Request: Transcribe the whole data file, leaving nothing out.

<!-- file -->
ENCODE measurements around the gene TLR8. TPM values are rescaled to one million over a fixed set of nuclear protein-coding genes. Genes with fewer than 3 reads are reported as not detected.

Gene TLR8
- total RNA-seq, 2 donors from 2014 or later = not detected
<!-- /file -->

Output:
ENCODE measurements around the gene TLR8. TPM values are rescaled to one million over a fixed set of nuclear protein-coding genes. Genes with fewer than 3 reads are reported as not detected.

Gene TLR8
- total RNA-seq, 2 donors from 2014 or later = not detected